Gaston, the hunter who is determined to take Beauty back from Beast no matter what is the real threat. That would create a revolution and destroy all our liberties. Such a cloud of dim prospects is spoiling the inauguration this weekend.

It’s time we all went out for a good night of magic spells, mirrors, romance and comedy at the theater. As story-telling apes at heart, we don’t personally eat or love empire-building strategies. We thrive amid family, arts, culture, history and villages where everyone knows everybody else. In this helpful atmosphere, society comes to its senses. So let’s take a deep breath and try to get things back into balance. As the old 1940’s hit-parade song goes, “You gotta accentuate the positive. Eliminate the negative. Latch on to the affirmative. Don’t mess with Mr. In-between.”

http://www.amazon.com/author/margaretvirany

http://www.margaretvirany.com

Credit: Library & Archives Canada, Acc. No. 1982-124

Lucky me. I’ll be selling my books and displaying aboriginal artifacts this Sunday afternoon at a site once inhabited by the tribe who greeted the pilgrims on the Atlantic shore. No. The above picture is not a Currier & Ives Christmas card. It is a steel engraving by William H. Barlett famously published in Canadian Scenery Illustrated in 1842. As in the picture,  people will be gathering at the Lake Deschenes bend in the Ottawa River to be warmed and refreshed amid the nostalgic aura of dormer windows, conjoint staircases and veranda vistas.

  • The event this time (Dec. 4) is a light show and artisans’ sale after the Santa Claus parade down Main Street and the Christmas Bazaar at the British Hotel.
  • The Kitchi Sibi Anishinabeg first inhabited this site thousands of years ago. Chief Tessouat was a busy commercial middleman in the years of the fur trade. Champlain and his voyageur explorers rested at this pleasant spot in 1613. They thought they had found a route to China but at least were the first to get as far as Lake Huron. Charles Symmes from Woburn, MA built the Inn in 1831 and helped his uncle Philemon Wright found the townsite. Pioneer settlers made their way to Aylmer from Montreal by stage  coach and stayed overnight before continuing their journey. This was the landing place for busy steamboat traffic.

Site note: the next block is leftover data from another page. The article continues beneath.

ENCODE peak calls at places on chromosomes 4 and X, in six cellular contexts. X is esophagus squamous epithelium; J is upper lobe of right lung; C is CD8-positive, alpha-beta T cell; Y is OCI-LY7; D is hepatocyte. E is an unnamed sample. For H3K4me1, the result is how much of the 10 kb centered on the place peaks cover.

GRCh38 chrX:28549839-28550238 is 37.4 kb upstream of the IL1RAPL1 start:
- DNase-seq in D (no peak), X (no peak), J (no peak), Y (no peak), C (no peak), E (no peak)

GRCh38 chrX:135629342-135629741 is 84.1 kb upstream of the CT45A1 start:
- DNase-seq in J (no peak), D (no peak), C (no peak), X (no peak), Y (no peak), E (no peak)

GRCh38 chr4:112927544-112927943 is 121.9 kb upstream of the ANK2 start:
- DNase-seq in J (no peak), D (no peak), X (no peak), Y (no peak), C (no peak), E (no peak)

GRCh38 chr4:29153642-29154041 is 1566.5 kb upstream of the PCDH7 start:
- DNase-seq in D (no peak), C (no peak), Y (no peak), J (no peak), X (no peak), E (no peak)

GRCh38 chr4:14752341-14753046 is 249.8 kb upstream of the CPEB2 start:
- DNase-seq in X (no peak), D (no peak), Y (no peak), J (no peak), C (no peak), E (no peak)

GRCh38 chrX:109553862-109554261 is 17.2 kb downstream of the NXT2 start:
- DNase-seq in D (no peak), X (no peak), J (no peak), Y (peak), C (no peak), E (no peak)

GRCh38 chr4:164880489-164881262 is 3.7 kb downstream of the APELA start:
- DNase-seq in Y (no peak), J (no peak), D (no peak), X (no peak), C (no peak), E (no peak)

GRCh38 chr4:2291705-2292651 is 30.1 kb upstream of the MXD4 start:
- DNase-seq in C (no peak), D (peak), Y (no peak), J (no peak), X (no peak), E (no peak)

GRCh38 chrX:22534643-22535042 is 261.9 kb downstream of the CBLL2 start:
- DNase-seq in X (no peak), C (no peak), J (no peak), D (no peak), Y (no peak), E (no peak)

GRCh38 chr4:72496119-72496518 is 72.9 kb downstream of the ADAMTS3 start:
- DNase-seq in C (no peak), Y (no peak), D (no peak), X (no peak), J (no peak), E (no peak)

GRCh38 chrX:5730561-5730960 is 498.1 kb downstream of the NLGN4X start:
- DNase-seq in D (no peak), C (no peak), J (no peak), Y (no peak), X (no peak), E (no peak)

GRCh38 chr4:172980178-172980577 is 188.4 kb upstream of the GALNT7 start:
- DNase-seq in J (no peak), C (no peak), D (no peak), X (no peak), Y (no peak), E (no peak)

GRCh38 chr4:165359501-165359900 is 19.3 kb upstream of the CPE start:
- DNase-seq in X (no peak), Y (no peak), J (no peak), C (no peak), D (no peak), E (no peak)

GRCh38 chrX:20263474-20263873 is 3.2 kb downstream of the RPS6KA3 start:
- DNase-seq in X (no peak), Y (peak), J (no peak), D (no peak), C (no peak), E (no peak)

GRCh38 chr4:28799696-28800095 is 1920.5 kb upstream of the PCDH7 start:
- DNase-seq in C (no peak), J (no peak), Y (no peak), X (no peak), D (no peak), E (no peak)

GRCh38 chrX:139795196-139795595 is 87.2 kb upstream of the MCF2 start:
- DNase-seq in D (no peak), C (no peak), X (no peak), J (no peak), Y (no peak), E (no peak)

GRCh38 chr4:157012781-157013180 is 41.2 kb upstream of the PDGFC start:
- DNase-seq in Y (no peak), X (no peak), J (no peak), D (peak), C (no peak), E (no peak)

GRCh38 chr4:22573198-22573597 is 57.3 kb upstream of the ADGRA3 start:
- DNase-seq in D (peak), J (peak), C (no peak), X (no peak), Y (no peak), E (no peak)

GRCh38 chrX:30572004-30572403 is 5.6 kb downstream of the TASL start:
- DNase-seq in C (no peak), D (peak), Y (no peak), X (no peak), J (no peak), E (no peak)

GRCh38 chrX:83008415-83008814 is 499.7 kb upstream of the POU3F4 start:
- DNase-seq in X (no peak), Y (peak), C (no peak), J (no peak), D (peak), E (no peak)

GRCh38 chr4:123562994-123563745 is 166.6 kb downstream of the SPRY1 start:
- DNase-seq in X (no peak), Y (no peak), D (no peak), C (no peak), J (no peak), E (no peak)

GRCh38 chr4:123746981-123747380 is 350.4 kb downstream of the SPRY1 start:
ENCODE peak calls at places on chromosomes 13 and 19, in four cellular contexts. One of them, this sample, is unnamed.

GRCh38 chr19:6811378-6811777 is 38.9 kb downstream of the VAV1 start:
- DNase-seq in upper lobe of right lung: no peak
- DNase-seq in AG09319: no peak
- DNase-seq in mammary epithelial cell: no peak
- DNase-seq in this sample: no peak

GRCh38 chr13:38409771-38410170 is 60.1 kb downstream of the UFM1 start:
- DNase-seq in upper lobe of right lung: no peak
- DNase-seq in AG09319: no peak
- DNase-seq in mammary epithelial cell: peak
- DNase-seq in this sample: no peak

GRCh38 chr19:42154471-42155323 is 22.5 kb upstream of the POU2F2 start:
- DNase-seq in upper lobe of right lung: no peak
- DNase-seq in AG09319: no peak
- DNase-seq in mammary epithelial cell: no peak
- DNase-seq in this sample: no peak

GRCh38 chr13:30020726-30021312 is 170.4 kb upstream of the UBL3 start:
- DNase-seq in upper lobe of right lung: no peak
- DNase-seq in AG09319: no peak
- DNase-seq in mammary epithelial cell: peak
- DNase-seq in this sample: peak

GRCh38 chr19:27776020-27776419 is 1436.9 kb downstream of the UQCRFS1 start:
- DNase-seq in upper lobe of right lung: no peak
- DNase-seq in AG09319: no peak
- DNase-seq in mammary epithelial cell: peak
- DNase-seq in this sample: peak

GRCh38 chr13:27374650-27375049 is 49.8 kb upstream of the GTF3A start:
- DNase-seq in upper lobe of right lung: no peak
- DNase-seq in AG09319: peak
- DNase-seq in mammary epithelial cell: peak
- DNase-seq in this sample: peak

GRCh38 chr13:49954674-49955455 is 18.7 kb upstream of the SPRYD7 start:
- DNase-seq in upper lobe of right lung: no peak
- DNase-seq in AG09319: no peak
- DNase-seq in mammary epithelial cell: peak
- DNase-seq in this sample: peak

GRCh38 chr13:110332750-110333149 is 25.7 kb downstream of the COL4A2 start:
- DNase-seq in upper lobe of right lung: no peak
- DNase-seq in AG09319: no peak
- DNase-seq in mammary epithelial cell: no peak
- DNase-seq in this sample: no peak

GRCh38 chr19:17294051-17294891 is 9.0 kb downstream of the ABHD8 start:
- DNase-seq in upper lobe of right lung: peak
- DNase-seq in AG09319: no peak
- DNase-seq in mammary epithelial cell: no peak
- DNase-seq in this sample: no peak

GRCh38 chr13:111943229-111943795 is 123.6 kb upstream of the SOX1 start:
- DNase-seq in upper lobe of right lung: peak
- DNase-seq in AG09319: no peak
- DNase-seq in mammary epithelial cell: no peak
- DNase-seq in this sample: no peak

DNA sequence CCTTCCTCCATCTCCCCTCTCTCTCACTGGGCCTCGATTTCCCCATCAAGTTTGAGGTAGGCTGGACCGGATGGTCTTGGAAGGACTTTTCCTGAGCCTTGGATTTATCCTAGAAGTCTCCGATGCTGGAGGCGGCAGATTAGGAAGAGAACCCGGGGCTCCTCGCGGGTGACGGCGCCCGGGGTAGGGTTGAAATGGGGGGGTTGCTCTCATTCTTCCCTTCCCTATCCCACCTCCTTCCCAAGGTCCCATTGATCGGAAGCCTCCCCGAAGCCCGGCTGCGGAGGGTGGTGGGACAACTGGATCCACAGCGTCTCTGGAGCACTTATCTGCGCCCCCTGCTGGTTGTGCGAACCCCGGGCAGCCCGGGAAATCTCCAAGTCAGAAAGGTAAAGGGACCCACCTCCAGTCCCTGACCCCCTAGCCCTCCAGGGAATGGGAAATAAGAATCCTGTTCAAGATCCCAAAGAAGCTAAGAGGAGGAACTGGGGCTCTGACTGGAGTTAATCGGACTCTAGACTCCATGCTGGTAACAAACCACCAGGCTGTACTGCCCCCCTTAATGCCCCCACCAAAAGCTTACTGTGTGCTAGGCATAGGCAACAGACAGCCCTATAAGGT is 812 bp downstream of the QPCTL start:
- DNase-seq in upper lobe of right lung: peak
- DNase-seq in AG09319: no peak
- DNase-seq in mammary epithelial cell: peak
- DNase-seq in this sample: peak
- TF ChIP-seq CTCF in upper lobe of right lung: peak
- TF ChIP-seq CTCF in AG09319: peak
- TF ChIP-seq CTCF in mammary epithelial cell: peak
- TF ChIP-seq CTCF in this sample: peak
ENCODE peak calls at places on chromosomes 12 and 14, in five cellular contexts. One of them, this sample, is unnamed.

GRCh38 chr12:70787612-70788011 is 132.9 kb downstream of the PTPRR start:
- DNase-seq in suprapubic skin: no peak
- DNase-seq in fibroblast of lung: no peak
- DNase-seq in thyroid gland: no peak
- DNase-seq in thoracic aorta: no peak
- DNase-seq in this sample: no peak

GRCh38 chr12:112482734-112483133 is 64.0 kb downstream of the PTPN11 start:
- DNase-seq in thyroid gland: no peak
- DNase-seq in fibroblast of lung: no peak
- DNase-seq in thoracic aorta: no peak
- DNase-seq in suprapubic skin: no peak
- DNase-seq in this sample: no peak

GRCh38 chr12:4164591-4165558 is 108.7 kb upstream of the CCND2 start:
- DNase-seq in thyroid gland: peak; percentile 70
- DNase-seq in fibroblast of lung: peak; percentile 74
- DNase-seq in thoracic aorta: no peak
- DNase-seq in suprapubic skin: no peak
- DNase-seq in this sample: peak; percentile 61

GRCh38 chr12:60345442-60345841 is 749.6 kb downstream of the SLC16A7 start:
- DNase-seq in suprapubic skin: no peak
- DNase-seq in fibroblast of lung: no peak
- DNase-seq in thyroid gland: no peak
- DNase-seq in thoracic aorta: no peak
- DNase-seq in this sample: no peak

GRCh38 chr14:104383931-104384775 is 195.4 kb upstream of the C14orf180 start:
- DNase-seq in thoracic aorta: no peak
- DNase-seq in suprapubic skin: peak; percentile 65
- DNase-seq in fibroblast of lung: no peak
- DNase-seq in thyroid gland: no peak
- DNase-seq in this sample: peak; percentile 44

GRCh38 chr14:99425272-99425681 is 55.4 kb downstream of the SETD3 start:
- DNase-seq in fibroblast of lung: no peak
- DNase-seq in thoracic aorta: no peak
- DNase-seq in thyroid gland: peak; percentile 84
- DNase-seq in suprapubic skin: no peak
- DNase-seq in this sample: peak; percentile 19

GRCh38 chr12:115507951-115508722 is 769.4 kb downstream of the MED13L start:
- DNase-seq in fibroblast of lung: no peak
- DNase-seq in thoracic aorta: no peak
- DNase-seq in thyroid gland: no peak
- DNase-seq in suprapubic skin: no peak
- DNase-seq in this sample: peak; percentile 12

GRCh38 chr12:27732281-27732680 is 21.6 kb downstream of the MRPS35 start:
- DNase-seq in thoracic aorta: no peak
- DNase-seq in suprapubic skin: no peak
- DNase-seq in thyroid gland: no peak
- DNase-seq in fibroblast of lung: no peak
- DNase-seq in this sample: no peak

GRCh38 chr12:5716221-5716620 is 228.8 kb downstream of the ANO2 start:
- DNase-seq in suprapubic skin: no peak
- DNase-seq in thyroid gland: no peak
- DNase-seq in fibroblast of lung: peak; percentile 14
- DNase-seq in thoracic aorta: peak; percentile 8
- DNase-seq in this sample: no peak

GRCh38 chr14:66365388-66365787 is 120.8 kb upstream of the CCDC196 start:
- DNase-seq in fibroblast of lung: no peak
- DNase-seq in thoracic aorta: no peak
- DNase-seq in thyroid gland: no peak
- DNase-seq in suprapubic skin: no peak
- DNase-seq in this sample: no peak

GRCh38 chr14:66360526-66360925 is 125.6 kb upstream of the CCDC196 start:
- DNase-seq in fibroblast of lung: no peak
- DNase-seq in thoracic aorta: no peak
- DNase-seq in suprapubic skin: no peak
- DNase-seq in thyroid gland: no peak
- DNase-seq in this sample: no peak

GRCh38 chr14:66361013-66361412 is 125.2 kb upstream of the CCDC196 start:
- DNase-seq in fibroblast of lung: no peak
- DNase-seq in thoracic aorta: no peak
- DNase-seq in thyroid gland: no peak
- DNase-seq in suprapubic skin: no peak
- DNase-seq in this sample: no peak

• When we moved to Aylmer in 1976 we built a sailboat (from a kit) and berthed it at the Marina (above). One day after sailing I saw one of our municipal councilors, Denise Friend, charge across the parking lot to accost some gentlemen stepping out of a black limousine. They were officials of the Quebec government and had a purse to spend on heritage projects. Soon news came that the historic Inn reduced to rubble after being used as a flea market and consumed by a fire was to be restored. It re-opened in a good imitation of its former glory in 1978.
  • Today it is a Museum with fine exhibits as well as being a heritage gem of the Outaouais region. It will always be at the heart of the townsfolk of the Aylmer sector of the city of Gatineau. That’s why my books, indigenous artifacts and I will be smiling so happily from the inn-side this Sunday. The artifacts I have include a birch-bark basket, two birch-bark trivets, an ermine hat and scarf set and a pair of embroidered moccasin slippers. They’re from my parents’ days as missionaries on the Cree reservation at Oxford House, MN in the roaring twenties. Their story is told in A Book of Kells: Growing Up in an Ego Void and Kathleen’s Cariole Ride.
  • Merry pre-Christmas season to you too!

margaretvirany.com

cozybookbasics.wordpress.com

photo 2My parents lived the quintessential Canadian dream with their focus on immortality. They took snapshots at significant moments and left them behind with names, dates and locations on the back. They kept diaries, and wrote journals on special trips. My mother locked their love letters and birth certificates up in a metal keepsake box. They were both well educated; my father got an MA in history with Lester Pearson as a tutor. Because I had a BA in English Language & Literature, after our parents died my sisters delegated me to make a book out of our family.

  • The bare facts of their story are that Kay and Jack were an English girl and a Canadian boy; he joined the Navy in world war one in 1916 and was sent overseas to the Portsmouth barracks. Her high school sweetheart had got cholera while fighting in France and died at age 19. She enrolled in the London School of Medicine for Women to become a doctor but dropped out because of a nervous breakdown. Kay and Jack met when her father, a municipal councilor commended by the Prince of Wales for helping veterans, invited colonial servicemen home for tea.
    Her sister wrote to Jack for nine years on behalf of the family but then married and moved to Australia, so Kay took over the correspondence. She was 25 and thought she was going to be an old maid but her letter was perfectly timed.
  • Jack had finished studying theology at the University of Toronto and was going up to Oxford House, MN as a United Church of Canada minister to the Swampy Cree. The job came with a house and he yearned for a wife to keep him company but so far it was a hard sell. No Toronto co-ed seemed interested. He proposed to Kay and she asked him to come over so she could have another look at him. They just had six days and she said it would be too risky. He got her to agree not to make her answer final for a year during which they would write to each other.